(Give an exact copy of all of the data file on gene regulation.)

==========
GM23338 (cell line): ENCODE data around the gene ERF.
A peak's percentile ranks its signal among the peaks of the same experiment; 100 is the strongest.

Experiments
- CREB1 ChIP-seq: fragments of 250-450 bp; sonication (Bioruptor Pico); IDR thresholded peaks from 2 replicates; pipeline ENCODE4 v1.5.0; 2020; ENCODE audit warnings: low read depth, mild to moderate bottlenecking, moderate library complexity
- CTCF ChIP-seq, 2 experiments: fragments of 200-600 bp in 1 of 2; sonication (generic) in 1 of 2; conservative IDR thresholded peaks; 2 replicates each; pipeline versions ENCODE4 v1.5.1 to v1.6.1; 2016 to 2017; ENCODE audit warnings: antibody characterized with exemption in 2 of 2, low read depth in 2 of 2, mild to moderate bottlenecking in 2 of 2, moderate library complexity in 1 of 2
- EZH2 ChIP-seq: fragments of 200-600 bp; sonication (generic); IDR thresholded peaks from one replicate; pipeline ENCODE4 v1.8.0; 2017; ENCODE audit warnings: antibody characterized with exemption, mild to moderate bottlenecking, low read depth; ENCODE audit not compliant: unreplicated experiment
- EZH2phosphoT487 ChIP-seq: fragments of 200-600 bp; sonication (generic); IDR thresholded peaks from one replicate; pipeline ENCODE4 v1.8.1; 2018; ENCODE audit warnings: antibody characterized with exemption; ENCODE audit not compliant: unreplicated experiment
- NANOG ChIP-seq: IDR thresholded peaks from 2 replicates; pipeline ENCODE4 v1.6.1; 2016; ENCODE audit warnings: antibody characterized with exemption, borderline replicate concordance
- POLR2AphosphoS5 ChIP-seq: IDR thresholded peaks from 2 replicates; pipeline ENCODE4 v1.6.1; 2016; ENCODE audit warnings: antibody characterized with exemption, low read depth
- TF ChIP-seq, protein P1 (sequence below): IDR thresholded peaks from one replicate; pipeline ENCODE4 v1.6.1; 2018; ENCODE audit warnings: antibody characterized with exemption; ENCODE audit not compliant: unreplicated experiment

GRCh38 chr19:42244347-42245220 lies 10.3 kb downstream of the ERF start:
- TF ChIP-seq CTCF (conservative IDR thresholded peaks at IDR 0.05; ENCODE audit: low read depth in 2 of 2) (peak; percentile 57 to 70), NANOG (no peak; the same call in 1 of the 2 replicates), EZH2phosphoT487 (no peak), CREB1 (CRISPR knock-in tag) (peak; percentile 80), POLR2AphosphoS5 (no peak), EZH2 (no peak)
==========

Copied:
GM23338 (cell line): ENCODE data around the gene ERF.
A peak's percentile ranks its signal among the peaks of the same experiment; 100 is the strongest.

Experiments
- CREB1 ChIP-seq: fragments of 250-450 bp; sonication (Bioruptor Pico); IDR thresholded peaks from 2 replicates; pipeline ENCODE4 v1.5.0; 2020; ENCODE audit warnings: low read depth, mild to moderate bottlenecking, moderate library complexity
- CTCF ChIP-seq, 2 experiments: fragments of 200-600 bp in 1 of 2; sonication (generic) in 1 of 2; conservative IDR thresholded peaks; 2 replicates each; pipeline versions ENCODE4 v1.5.1 to v1.6.1; 2016 to 2017; ENCODE audit warnings: antibody characterized with exemption in 2 of 2, low read depth in 2 of 2, mild to moderate bottlenecking in 2 of 2, moderate library complexity in 1 of 2
- EZH2 ChIP-seq: fragments of 200-600 bp; sonication (generic); IDR thresholded peaks from one replicate; pipeline ENCODE4 v1.8.0; 2017; ENCODE audit warnings: antibody characterized with exemption, mild to moderate bottlenecking, low read depth; ENCODE audit not compliant: unreplicated experiment
- EZH2phosphoT487 ChIP-seq: fragments of 200-600 bp; sonication (generic); IDR thresholded peaks from one replicate; pipeline ENCODE4 v1.8.1; 2018; ENCODE audit warnings: antibody characterized with exemption; ENCODE audit not compliant: unreplicated experiment
- NANOG ChIP-seq: IDR thresholded peaks from 2 replicates; pipeline ENCODE4 v1.6.1; 2016; ENCODE audit warnings: antibody characterized with exemption, borderline replicate concordance
- POLR2AphosphoS5 ChIP-seq: IDR thresholded peaks from 2 replicates; pipeline ENCODE4 v1.6.1; 2016; ENCODE audit warnings: antibody characterized with exemption, low read depth
- TF ChIP-seq, protein P1 (sequence below): IDR thresholded peaks from one replicate; pipeline ENCODE4 v1.6.1; 2018; ENCODE audit warnings: antibody characterized with exemption; ENCODE audit not compliant: unreplicated experiment

GRCh38 chr19:42244347-42245220 lies 10.3 kb downstream of the ERF start:
- TF ChIP-seq CTCF (conservative IDR thresholded peaks at IDR 0.05; ENCODE audit: low read depth in 2 of 2) (peak; percentile 57 to 70), NANOG (no peak; the same call in 1 of the 2 replicates), EZH2phosphoT487 (no peak), CREB1 (CRISPR knock-in tag) (peak; percentile 80), POLR2AphosphoS5 (no peak), EZH2 (no peak)